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Act of 1934 was intended not for the FBI, but for telephone employees in league with private investigators.
Now we get into another area here, which is the difference between telephone-connected devices and those which have no connection to the telephone systems at all. In that particular class we were told that the authority for any device connected to a telephone must come from the Attorney General, but that the Bureau installed microphone surveillances strictly on its own authority. So I think that during that period a very misleading picture was portrayed to the Congress and to the public at large in terms of the total electronic surveillance, at least by the FBI.
The announced wiretaps, if I recall, always hovered in the field of 100 nationwide, but that was only part of the picture.
One reason was of course that there were a lot of microphone installations that the Bureau installed on its own authority.
I can cite an example of how these books were kept in order. In one instance I was instructed to put in a wiretap and this wiretap was made. It was very simply made by making a bridge on the pole box not too far from the subject's home. There was no necessity to trespass at all except on the telephone privacy. So that tap was in operation for a couple of years. And it was not furnishing information or intelligence on a continuing basis. It was for a one-shot piece of information.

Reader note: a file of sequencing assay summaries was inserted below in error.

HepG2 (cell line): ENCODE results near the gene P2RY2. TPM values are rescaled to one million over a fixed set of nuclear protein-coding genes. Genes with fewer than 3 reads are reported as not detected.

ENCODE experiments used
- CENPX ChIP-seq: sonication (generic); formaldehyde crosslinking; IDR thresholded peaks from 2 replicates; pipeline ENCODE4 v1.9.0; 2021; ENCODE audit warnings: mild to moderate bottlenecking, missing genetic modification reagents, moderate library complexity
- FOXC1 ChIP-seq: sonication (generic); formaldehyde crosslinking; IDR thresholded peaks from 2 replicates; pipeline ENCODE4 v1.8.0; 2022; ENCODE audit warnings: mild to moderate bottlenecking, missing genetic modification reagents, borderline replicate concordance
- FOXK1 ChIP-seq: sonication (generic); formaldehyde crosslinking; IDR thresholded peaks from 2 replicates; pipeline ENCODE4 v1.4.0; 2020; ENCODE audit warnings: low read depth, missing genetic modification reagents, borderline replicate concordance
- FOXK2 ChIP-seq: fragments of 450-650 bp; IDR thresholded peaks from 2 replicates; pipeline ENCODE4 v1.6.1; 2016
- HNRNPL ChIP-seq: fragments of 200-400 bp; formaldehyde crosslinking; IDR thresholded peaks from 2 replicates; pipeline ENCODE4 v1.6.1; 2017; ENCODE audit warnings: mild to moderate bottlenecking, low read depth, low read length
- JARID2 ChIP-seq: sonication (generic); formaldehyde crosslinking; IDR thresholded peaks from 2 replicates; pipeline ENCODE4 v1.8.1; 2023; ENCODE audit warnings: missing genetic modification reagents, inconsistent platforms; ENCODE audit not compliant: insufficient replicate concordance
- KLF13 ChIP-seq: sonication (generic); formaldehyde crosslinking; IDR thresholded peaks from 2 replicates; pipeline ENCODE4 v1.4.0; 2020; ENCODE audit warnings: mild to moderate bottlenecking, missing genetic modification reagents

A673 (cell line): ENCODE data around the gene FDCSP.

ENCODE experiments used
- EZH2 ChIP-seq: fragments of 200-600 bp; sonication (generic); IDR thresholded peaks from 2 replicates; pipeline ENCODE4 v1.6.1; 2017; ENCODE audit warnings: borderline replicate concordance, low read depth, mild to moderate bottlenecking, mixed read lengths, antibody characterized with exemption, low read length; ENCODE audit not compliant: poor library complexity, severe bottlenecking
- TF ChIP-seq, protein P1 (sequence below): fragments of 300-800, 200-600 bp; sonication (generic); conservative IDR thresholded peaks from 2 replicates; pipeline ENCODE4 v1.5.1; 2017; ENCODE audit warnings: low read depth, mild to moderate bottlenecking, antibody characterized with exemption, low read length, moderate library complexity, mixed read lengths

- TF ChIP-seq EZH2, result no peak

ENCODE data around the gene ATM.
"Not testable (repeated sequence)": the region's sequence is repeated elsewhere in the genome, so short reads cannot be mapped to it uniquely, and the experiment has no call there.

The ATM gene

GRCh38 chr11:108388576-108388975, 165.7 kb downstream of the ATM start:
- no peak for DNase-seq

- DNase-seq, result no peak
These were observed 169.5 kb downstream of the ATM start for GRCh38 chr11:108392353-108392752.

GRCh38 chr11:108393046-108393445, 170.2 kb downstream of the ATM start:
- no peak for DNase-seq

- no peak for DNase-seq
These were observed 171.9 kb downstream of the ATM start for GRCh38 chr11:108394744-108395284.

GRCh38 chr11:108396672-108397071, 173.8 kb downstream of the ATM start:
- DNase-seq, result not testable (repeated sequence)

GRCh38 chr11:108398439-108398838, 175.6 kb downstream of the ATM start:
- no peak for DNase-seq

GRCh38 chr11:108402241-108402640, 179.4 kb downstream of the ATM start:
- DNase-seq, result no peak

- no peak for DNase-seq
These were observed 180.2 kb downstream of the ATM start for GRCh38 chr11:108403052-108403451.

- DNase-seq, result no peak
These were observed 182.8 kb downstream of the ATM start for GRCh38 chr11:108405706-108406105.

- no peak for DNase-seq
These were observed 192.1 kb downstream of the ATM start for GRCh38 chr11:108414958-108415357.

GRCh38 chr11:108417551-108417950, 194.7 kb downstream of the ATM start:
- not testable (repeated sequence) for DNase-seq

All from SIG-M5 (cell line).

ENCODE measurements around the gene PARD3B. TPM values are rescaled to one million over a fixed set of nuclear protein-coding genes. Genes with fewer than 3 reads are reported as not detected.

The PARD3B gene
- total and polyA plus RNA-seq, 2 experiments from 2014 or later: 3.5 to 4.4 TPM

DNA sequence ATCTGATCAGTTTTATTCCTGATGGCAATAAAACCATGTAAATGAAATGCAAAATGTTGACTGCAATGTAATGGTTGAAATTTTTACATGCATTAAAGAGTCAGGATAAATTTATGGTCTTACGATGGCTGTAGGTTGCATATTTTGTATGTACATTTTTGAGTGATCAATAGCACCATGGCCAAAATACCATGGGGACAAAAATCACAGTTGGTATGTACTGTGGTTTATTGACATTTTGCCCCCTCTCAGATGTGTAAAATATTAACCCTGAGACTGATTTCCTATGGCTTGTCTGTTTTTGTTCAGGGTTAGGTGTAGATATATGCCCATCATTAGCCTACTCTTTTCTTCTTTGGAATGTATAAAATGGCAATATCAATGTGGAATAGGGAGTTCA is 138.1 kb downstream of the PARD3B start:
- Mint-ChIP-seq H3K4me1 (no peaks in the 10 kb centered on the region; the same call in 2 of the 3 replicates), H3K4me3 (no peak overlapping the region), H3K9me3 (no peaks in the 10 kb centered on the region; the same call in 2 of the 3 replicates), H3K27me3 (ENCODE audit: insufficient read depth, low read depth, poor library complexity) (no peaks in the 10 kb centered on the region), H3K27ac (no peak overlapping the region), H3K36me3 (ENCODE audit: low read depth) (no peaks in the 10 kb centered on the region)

So I got a letter from the FBI laboratory instructing me to yank that particular tap and in place of it to install a microphone installation. Now this presented an entirely different problem. In order to install the microphone, I first had to have the FBI laboratory fabricate a special device, a small microphone with the little preamplifier inside a connecting block, a regular Western Electric connecting block. I then had to get up what we call a "black bag job” team, which was a burglary team actually, and we had to go through the whole drill of breaking and entering a premises in order to install that particular device, replacing the other connecting block, running wire underneath in the basement of the house, connecting it with fine wire that was concealed inside the drop wire out to the telephone, and then connecting up with the leased line and making the hookup in the FBI field office.